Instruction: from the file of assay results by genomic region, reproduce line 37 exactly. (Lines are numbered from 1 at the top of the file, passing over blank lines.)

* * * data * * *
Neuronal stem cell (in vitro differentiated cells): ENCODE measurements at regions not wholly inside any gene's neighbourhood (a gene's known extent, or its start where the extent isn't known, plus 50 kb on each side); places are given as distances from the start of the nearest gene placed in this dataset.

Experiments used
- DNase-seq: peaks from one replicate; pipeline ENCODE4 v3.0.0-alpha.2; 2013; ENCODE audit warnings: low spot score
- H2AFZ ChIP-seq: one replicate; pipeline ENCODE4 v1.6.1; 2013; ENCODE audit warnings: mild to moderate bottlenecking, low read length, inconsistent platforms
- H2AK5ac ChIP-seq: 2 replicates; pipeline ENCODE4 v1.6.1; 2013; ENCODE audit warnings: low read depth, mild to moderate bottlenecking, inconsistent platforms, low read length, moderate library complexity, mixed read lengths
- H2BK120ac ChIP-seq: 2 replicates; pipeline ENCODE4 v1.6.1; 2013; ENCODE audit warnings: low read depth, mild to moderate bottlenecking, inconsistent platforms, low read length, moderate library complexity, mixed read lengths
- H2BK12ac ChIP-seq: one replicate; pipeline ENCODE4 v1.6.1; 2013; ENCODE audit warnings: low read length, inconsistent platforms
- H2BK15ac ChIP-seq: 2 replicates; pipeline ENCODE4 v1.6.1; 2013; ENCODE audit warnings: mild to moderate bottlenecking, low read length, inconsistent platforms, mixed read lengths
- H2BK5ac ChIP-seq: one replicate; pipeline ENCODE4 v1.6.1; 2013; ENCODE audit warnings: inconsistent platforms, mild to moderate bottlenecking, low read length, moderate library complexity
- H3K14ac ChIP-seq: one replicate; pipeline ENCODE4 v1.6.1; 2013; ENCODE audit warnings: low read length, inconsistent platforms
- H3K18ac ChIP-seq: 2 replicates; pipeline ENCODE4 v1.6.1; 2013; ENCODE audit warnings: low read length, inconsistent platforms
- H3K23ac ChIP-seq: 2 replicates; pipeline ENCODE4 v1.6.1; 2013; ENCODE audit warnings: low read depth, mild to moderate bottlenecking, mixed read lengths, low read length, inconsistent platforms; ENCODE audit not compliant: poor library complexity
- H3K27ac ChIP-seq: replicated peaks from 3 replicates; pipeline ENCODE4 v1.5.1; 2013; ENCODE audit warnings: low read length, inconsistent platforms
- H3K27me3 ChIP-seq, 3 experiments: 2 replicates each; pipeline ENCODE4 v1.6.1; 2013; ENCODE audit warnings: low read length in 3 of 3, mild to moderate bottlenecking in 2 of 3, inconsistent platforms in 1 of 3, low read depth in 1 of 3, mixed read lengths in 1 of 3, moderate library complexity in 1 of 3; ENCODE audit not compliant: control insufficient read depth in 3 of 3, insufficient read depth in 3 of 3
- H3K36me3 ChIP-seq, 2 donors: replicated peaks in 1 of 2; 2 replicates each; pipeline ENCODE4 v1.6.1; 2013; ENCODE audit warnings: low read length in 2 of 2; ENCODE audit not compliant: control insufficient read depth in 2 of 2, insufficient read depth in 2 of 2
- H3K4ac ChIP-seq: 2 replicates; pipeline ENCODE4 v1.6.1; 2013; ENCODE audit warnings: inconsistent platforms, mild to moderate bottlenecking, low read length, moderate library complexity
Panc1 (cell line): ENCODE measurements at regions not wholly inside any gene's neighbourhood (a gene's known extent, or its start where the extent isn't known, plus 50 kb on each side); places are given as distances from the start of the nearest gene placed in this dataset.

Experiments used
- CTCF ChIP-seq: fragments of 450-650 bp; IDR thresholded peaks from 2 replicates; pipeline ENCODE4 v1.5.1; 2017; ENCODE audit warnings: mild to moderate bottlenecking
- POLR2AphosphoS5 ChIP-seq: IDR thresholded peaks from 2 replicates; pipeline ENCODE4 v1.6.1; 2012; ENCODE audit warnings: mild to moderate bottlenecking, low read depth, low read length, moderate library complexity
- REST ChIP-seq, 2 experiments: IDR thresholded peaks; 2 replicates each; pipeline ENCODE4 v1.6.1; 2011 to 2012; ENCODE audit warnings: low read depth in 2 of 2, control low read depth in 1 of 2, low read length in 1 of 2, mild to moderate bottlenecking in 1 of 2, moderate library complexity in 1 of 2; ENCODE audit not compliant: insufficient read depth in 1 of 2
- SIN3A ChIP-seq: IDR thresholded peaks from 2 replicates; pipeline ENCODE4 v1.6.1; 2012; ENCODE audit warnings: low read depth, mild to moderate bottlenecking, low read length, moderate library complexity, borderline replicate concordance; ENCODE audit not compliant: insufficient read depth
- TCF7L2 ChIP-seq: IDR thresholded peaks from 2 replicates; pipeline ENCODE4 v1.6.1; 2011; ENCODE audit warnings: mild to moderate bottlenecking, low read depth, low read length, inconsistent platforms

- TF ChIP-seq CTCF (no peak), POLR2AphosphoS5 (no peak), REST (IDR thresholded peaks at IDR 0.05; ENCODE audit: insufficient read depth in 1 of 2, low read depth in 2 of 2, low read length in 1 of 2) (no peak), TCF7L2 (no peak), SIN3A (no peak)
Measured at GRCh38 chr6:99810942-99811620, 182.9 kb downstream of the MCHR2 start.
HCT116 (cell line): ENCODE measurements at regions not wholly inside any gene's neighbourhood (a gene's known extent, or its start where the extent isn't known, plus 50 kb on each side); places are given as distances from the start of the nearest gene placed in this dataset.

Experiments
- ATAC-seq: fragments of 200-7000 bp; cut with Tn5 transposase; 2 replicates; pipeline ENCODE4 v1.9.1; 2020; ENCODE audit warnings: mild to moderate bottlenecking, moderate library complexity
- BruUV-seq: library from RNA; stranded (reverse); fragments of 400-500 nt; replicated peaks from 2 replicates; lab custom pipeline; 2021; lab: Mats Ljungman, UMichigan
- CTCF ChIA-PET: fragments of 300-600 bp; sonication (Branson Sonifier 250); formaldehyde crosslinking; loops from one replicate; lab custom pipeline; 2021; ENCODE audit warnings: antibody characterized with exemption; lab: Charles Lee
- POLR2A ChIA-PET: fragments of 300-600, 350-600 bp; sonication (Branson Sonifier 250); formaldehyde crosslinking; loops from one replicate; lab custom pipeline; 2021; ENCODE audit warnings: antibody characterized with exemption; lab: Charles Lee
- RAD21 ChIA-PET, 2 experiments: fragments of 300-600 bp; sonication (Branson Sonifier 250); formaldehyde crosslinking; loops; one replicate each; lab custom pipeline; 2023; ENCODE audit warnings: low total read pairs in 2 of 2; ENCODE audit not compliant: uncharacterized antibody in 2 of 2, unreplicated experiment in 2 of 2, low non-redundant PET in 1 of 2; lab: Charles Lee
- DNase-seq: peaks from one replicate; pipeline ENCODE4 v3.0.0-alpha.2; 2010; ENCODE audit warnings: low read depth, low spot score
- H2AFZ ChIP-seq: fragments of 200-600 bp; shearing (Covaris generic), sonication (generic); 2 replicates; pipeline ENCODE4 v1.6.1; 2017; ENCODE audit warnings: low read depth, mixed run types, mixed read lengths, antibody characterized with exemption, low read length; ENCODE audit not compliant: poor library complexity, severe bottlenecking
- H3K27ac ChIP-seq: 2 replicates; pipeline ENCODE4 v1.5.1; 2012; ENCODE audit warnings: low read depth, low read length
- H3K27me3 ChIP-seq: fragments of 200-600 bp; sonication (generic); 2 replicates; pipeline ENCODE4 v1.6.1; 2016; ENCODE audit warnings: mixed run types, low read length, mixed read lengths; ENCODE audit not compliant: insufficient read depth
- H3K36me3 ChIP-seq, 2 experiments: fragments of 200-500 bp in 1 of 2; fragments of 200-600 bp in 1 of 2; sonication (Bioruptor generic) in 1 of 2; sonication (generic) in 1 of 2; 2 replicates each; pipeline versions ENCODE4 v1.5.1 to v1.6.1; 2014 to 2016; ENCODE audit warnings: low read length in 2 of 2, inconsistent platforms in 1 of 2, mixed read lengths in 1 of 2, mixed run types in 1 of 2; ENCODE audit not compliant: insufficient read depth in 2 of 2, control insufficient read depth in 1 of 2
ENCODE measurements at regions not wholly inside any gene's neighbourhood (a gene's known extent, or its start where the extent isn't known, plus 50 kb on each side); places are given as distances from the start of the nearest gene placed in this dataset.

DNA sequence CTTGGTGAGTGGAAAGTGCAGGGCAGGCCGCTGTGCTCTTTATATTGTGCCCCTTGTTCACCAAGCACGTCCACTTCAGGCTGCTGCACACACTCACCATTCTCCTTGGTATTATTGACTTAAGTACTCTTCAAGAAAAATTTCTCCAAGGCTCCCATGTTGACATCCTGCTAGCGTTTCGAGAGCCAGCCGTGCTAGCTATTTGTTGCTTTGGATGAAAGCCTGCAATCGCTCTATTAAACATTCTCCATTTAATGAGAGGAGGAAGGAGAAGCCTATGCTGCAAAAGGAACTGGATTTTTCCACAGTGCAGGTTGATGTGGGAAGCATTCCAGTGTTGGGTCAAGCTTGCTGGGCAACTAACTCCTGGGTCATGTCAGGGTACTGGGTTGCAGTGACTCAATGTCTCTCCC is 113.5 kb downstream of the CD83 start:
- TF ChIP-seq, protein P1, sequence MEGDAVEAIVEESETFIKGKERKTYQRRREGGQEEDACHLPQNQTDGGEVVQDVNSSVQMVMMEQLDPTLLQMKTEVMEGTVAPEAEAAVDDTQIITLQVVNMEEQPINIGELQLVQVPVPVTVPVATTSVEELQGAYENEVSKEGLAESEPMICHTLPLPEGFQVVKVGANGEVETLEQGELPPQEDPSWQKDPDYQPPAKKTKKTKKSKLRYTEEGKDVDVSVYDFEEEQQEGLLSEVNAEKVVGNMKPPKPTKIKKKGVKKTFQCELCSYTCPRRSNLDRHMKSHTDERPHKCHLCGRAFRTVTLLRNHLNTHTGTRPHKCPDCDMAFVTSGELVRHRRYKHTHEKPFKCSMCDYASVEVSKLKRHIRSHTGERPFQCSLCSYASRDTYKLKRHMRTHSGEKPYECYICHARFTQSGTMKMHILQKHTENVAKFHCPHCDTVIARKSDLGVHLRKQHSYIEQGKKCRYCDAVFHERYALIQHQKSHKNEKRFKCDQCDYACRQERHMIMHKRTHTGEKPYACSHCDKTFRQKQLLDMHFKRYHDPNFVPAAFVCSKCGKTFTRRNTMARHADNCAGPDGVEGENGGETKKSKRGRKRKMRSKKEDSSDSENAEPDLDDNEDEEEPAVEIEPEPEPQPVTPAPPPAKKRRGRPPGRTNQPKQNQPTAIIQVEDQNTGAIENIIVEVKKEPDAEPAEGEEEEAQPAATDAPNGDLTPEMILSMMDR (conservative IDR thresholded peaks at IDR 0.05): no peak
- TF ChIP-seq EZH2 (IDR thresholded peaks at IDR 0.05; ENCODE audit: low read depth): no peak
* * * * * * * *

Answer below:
- H3K36me3 ChIP-seq, 2 experiments: fragments of 200-500 bp in 1 of 2; fragments of 200-600 bp in 1 of 2; sonication (Bioruptor generic) in 1 of 2; sonication (generic) in 1 of 2; 2 replicates each; pipeline versions ENCODE4 v1.5.1 to v1.6.1; 2014 to 2016; ENCODE audit warnings: low read length in 2 of 2, inconsistent platforms in 1 of 2, mixed read lengths in 1 of 2, mixed run types in 1 of 2; ENCODE audit not compliant: insufficient read depth in 2 of 2, control insufficient read depth in 1 of 2